After that, align the trench with brown materials like twigs, grass clippings, straw, and leaves. The leaves will help in maintaining drainage and aeration.
At this point, add the kitchen scraps from your trash can and some soil to help in starting the composting process. After putting all the scraps, cover the trench with garden soil and leave it to decompose.
The composting material is protected from the harsh winter weather by the ground and the soil covering, and this will help the microbes, bacteria, and the compost worm function correctly. The nutrient will get dissolved in the soil in the process. Protect the trench from rodents and other animals using a net.
The trench method might be hard to dig enough ground for your compost piles as the ground may be hard, or you may lack enough space in the yard. You can combine the method with another one if the trench is not enough for your compost materials.
2. Using the Compost Tumbler
The compost tumbler method is among the epic gardening methods even for city dwellers. When you keep your compost pile in the tumbler, it’s protected from wind rain or harsh winter temperatures. With the tumblers, you have the option of getting a compost tumbler that you can move around or a stationary bin.
With tumblers, they are easy to use. First, they have the turning feature where you turn without having to open and remove the scraps, and then they are raised from the ground. For this reason, they can maintain their warmth. You can even get an extra cover-up and place it on the tumbler to retain the warmth.
But, in winter you need to ensure the scraps inside aren’t frozen. If you try turning when the scraps are frozen, you may damage the turning feature, and the scraps will not get the aeration they need. In case the scraps are frozen, leave them until they have thawed.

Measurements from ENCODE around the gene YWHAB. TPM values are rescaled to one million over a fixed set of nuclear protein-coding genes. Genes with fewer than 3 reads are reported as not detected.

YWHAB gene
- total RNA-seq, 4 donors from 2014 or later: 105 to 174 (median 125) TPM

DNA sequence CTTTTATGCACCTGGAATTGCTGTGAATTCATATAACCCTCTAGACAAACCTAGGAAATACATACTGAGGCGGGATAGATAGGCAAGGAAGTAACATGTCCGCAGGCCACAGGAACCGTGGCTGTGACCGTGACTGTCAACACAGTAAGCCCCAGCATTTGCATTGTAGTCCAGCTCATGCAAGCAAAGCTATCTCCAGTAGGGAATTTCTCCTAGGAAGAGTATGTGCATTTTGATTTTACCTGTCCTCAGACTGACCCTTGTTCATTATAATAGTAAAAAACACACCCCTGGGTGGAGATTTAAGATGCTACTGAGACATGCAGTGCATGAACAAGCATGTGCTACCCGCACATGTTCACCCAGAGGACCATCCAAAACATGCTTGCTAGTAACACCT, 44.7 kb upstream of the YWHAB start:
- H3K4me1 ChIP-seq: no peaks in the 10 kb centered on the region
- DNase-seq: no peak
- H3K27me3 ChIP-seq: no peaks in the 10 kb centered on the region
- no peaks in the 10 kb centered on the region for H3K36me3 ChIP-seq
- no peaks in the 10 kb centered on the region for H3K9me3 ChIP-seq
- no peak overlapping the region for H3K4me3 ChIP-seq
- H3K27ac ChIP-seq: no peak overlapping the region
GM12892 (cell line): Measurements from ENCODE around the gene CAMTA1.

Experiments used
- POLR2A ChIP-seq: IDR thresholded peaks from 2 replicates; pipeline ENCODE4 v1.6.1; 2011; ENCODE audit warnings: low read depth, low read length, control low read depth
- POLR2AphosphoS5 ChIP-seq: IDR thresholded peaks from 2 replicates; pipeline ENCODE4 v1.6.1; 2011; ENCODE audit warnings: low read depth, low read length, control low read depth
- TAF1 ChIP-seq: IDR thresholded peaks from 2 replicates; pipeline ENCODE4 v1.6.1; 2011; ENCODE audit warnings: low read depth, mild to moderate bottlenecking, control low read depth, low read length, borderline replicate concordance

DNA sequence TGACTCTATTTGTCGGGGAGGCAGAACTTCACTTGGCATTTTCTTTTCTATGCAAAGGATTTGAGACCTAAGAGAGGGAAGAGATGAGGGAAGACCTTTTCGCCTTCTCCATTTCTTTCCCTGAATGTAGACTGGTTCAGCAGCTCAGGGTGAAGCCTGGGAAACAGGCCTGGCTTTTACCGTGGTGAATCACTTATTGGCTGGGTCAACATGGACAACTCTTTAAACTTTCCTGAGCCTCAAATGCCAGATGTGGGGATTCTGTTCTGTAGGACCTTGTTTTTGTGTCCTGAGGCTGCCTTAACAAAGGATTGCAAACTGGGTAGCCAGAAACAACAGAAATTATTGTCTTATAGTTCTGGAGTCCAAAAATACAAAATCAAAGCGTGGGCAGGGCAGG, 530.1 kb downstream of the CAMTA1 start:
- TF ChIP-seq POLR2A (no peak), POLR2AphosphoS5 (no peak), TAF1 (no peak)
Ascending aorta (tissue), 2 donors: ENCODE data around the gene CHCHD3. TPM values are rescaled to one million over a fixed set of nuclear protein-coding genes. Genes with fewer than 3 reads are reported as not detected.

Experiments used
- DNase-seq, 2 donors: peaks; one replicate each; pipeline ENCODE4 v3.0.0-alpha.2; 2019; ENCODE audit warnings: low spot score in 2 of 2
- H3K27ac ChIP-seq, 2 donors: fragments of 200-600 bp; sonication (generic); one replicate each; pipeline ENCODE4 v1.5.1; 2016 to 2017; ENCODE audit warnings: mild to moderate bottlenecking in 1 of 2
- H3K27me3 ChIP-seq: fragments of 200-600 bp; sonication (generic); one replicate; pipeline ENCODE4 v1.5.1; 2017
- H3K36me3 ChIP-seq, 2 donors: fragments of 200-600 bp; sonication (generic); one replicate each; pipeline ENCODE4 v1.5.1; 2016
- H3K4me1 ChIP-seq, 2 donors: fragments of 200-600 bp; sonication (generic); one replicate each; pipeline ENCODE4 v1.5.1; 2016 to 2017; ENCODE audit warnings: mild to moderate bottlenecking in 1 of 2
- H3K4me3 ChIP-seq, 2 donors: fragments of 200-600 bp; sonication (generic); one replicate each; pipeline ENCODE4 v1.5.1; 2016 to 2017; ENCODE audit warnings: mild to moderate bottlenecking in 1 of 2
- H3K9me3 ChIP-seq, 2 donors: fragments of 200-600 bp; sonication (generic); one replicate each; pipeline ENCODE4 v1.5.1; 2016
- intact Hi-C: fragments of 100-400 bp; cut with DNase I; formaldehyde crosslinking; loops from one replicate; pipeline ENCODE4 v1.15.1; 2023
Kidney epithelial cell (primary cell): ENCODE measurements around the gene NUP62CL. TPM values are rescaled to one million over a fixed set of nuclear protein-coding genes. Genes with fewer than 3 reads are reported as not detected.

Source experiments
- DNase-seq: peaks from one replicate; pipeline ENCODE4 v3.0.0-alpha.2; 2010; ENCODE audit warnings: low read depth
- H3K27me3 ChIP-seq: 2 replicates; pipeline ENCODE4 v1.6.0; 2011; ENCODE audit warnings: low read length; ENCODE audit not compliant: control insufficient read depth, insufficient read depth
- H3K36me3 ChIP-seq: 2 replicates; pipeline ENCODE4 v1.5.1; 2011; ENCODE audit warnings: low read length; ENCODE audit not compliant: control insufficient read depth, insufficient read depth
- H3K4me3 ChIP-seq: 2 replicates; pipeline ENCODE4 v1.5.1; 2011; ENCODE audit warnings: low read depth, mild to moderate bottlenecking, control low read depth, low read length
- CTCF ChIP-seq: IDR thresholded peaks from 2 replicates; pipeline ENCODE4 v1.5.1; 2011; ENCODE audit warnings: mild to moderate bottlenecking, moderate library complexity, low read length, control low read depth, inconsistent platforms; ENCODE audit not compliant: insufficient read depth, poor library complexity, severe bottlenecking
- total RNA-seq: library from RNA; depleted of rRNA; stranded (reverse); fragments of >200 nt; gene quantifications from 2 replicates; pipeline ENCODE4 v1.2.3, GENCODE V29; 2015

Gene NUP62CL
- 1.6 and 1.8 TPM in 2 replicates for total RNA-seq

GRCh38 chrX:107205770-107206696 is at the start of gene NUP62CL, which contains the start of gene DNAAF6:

You add new material on the top for the stationary bin, and it reaches the bottom when it is fine. It is also known as a continuous composter. The computer is perfect for winter, but you need to ensure it is protected.
The stationary bin has in-built aeration, and in this case, you don’t need to keep turning. Some composters may not have a bottom, this may work in summer composting, but the ground is too cold during winter, delaying the decomposing process.
If this is the case with your stationary bin, you need to raise it using wood pallets stuffed with straws and leaves. There are some bins that have in-built insulation, and they are perfect for winter.
3. Using Indoor Composting
Going out during winter is stressful. But with indoor composting, you don’t have to. One method of indoor composting is worm composting.
This is where you use worms and in this case, the red wiggler worms for worm composting. The worm helps turn the food scrap into a high-quality compost pile, and the best part is they are odorless so that you can put them inside comfortably.
But there are some conditions for the worms to work efficiently. One condition is the bin should maintain a temperature of 55 to 80 degrees.
The other method of indoor composting is the bokashi. The method involves fermenting food waste before composting them. You ferment the food indoors using a bucket. Ensure the lid of the bucket is airtight such that no smell comes out from it.